And yes, this is a Price Checks entry, so you know we’re going to discuss the price tag on this bad boy. The final price was $860. This is a shade lower than what I would have guessed, but even so, it’s a healthy price for a forty year old board. The board looks to be in good condition aside from the aforementioned work on the tail. The T&C Surf Glenn Minami twin fin is no longer for sale but you can check out the eBay listing here.

Finally, Glenn Minami continues to shape surfboards today. He shapes under his own name, rather than the T&C Surf label, and you can find more about Glenn’s boards on his website or follow him on Instagram.

Larry Bertlemann Hawaiian Expressions Surfboard

Greetings, Shredderz! Today we have another installment of Price Checks, coming in hot off the press. The subject of today’s entry is a unusual vintage Larry Bertlemann surfboard shaped under the Hawaiian Expressions label. All of the photos of the green Larry Bertlemann Hawaiian Expressions surfboard you see in this post are via the original eBay listing, which can be found here.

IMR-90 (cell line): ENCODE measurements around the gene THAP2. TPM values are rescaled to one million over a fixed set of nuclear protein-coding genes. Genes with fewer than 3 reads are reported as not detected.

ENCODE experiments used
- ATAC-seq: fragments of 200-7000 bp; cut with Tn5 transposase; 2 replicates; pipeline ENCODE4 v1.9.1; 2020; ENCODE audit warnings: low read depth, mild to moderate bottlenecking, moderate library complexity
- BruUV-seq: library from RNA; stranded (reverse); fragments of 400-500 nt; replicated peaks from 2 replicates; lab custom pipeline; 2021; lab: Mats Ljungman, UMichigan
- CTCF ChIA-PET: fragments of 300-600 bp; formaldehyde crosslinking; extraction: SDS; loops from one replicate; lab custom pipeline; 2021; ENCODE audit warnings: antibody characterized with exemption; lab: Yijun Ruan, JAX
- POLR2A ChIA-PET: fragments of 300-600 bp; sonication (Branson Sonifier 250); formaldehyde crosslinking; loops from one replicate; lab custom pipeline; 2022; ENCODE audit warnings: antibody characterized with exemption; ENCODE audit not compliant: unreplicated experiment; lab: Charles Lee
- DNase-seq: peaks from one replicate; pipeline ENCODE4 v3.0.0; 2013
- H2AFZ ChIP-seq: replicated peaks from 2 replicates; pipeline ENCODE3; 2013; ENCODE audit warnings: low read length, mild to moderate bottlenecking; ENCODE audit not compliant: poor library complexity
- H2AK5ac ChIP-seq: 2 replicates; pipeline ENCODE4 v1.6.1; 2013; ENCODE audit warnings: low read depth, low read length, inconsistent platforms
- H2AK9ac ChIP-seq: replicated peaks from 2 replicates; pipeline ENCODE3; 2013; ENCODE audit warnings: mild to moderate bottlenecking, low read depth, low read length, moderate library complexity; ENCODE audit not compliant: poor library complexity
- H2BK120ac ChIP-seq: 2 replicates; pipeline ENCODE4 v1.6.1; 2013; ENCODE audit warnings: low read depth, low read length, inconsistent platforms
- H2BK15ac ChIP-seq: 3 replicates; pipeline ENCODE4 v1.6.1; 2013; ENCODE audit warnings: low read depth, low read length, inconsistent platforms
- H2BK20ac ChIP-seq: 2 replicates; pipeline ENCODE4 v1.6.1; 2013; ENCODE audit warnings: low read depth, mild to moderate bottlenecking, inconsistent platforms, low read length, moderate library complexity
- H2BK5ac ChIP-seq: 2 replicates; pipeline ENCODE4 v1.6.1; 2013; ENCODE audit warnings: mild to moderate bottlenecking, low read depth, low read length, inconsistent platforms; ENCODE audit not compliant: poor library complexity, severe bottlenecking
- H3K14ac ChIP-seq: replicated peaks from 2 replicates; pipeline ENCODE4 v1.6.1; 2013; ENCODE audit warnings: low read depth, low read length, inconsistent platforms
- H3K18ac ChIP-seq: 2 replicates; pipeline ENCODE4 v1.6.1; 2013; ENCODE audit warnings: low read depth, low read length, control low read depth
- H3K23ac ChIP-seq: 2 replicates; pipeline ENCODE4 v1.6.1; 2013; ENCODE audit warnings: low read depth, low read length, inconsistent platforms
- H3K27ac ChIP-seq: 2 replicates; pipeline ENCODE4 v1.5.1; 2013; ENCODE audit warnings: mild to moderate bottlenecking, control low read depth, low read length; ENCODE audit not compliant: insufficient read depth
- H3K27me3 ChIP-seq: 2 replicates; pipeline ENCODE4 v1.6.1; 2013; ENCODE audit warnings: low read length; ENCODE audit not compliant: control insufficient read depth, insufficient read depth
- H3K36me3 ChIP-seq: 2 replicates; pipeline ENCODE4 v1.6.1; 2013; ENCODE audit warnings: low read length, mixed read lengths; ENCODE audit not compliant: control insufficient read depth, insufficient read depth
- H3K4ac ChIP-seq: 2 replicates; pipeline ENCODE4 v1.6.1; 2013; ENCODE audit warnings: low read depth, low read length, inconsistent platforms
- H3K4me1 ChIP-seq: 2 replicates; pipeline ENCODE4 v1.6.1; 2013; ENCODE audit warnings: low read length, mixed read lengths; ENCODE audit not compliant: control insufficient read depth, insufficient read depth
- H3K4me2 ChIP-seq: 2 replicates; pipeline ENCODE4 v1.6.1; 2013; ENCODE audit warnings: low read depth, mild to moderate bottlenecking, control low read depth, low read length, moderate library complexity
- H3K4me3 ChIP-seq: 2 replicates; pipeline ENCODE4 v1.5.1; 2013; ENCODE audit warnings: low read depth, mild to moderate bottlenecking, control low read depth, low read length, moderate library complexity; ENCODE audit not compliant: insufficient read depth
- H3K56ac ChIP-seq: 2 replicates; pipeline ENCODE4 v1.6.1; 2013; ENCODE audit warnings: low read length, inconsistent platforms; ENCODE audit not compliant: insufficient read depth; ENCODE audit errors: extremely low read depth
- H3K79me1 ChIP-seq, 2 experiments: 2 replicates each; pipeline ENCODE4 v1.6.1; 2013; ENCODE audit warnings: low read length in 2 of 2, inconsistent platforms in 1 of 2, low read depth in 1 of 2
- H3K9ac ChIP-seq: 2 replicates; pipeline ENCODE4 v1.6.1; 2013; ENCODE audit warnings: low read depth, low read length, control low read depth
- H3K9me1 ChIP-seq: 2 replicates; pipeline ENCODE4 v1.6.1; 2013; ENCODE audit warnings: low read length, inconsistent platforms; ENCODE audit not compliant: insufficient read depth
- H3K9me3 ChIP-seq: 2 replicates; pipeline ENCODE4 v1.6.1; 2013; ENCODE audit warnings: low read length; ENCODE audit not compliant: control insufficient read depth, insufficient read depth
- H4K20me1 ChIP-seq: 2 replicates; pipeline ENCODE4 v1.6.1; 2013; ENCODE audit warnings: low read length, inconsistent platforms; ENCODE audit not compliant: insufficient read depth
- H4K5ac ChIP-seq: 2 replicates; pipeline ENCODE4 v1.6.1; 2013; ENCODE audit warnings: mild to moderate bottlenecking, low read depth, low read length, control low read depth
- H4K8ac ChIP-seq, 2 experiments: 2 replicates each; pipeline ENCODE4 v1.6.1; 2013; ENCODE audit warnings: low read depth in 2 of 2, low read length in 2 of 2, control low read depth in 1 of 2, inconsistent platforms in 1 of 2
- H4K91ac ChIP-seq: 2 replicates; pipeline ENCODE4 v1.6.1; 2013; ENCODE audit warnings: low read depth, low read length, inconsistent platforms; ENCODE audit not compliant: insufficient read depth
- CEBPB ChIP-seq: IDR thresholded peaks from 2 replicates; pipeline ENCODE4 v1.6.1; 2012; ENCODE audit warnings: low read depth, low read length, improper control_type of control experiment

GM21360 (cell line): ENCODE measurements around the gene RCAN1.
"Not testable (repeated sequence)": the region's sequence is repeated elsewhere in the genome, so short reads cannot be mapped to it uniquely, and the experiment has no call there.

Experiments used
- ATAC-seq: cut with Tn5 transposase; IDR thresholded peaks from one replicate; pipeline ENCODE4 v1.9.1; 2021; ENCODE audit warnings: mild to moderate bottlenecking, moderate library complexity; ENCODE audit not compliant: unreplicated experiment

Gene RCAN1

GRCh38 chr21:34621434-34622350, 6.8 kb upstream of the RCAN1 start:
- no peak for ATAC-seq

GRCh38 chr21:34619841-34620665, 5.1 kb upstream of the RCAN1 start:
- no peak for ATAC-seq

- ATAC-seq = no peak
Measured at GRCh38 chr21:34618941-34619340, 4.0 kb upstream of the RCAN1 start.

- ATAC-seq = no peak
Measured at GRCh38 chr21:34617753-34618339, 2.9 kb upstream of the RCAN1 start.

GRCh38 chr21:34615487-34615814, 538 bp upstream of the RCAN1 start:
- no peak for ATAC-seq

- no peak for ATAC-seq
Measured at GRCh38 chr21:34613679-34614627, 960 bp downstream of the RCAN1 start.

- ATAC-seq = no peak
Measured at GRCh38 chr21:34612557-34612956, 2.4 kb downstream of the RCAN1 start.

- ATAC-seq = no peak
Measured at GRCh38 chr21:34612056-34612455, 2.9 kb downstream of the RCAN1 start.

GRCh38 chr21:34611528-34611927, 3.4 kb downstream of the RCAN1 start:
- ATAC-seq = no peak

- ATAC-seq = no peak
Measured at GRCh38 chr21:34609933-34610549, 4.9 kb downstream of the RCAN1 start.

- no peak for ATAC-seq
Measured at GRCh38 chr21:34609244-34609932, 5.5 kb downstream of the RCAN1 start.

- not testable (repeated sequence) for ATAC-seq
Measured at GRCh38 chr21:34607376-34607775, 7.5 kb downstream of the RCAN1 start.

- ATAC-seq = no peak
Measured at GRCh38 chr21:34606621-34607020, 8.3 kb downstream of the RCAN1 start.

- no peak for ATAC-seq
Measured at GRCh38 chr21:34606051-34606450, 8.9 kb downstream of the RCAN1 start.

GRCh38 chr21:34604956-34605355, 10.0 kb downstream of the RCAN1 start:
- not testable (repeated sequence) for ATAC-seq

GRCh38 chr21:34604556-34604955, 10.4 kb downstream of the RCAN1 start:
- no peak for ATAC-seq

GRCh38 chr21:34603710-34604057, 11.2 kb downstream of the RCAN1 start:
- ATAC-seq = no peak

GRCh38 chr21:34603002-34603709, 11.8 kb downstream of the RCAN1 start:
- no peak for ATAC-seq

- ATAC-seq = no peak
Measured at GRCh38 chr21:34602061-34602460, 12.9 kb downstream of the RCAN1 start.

You can click the photos above to enlarge. As you can see, the vintage Larry Bertlemann Hawaiian Expressions surfboard is a Seventies single fin that looks to be in great condition. According to the seller, the board was shaped in 1974. Amazingly, the swallow tail is mostly intact. Given how delicate swallow tails are, it’s great to see one that is still sharp and undamaged.

According to the listing, the Larry Bertlemann Hawaiian Expressions board measures in at 7’6″ x 19 3/4″ x 2 7/8″.

Larry Bertlemann Hawaiian Expressions Signature.jpg
Close up of the signature on the Larry Bertlemann Hawaiian Expressions surfboard featured in this post. The “L.B.” indicates this board was shaped by the Rubberman himself.

The board was hand shaped by Larry himself, given the “LB” signature that can be found on the stringer. If you look closely in the photo above, you can see a 7’6″ inscribed on the stringer, and then a very faint “L.B.” to the right.